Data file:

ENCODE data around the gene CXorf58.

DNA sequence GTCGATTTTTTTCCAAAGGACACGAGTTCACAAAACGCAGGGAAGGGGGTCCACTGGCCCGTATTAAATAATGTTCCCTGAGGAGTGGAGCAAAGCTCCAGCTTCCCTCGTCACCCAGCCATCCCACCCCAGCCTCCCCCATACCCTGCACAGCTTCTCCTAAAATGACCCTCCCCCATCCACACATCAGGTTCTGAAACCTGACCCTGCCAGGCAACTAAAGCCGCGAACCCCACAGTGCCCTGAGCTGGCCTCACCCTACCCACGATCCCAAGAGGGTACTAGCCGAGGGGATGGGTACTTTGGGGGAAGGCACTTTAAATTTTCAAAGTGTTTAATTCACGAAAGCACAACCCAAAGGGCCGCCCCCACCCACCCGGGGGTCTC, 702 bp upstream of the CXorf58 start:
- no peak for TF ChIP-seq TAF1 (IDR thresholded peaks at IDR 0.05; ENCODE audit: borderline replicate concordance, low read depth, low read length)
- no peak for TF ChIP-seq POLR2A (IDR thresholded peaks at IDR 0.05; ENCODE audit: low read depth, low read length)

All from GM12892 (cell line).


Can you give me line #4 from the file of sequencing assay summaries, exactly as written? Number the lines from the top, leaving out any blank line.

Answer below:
- no peak for TF ChIP-seq POLR2A (IDR thresholded peaks at IDR 0.05; ENCODE audit: low read depth, low read length)